According to research by DataReportal, people spent an average of 6+ hours online in 2022. And the majority of that time was dedicated to content consumption — streaming video and audio, playing games, and reading press media. But while it may be evident that one of the best ways of capturing consumer attention and converting leads into customers is to invest in content marketing, marketers must come to terms with the fact that not all content is created equal.
Consumer surveys reveal that people want brands to deliver more genuine experiences. And one of the ways to do this could be to use more user-generated content, which is considered more authentic (and effective at engaging and converting prospects) than any of its brand-created alternatives. According to Stackla, user generated content impacts consumer purchasing decisions 8.7x more than influencer content and 6.6x more than branded content.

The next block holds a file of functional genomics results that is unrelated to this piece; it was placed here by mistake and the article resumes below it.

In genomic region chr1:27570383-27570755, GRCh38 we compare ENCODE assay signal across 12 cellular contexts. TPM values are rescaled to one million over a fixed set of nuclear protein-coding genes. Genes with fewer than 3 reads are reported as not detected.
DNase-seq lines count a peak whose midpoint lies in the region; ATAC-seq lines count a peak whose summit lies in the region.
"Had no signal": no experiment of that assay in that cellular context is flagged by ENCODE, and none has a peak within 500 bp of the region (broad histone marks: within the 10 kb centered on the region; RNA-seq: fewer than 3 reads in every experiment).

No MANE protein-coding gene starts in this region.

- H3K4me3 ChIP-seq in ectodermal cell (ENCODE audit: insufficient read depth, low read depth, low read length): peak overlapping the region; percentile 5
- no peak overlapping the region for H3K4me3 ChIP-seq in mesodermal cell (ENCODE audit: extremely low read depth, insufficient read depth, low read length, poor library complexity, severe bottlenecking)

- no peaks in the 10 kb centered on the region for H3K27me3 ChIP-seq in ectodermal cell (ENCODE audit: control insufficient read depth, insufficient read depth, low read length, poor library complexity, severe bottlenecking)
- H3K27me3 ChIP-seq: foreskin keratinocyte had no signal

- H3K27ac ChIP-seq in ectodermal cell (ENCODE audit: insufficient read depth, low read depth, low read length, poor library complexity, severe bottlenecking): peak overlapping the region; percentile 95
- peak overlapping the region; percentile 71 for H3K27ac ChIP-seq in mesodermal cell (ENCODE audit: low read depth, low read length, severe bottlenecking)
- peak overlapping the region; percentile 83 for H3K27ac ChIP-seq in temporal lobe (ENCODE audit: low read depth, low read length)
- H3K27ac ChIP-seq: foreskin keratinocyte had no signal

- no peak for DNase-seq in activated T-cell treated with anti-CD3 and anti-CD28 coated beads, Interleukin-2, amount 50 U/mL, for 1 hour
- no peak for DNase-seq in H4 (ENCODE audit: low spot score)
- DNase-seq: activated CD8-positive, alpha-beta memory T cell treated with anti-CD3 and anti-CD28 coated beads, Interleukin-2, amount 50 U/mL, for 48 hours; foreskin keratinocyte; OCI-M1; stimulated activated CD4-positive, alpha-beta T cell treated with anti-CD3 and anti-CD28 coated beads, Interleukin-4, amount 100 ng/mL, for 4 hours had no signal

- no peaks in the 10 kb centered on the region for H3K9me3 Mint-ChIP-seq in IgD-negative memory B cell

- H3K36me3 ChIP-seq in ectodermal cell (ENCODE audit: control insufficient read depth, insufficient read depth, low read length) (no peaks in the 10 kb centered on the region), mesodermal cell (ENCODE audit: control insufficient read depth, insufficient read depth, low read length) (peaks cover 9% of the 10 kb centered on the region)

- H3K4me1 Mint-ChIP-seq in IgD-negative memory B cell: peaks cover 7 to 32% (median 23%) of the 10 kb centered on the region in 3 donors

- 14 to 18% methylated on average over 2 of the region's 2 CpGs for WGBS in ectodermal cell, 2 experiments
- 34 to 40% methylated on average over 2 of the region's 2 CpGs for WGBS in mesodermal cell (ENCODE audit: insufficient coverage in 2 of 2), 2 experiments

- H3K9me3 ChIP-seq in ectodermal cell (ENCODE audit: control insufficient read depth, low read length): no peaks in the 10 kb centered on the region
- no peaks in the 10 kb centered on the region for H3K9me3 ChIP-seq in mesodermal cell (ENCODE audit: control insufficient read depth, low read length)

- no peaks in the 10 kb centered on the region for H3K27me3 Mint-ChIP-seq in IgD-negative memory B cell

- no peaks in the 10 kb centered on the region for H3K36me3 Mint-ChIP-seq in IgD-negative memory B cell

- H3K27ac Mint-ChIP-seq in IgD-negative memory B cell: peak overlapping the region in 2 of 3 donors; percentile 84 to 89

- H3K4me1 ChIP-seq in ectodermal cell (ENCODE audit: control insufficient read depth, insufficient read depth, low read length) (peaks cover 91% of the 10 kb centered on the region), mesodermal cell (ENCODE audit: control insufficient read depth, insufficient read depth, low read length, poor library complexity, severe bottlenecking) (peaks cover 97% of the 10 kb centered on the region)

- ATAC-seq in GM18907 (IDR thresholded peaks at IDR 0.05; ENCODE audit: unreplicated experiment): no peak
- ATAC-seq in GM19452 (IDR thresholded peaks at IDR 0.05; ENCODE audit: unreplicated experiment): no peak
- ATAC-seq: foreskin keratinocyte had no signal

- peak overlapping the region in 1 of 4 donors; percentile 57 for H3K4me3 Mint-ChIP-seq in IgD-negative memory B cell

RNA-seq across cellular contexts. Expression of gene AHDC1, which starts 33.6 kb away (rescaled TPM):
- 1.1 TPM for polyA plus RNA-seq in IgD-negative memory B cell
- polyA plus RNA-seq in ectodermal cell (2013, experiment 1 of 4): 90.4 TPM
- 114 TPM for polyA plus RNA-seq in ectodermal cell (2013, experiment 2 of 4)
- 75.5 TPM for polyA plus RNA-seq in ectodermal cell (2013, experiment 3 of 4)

So, if you're looking to maximize your marketing efforts, you must start employing user-submitted content. The following are the user-generated content best practices to adhere to, along with a few great examples to inspire you.
Know Your Goals
As with any other content marketing strategy, the only way to get great results by utilizing UGC is to have clearly defined goals. And the thing about this content format is that it offers multiple high-value benefits to marketers willing to do the required work.
User-generated content can be a great way to present your audience with authentic content they genuinely care about. It can encourage brand loyalty, consequently maximizing customer lifetime value. It can help build trust in a world divided by differing opinions. And perhaps most importantly, UGC can boost conversion rates, seeing that it's a format of social proof with a high potential for influencing buyers' purchasing decisions.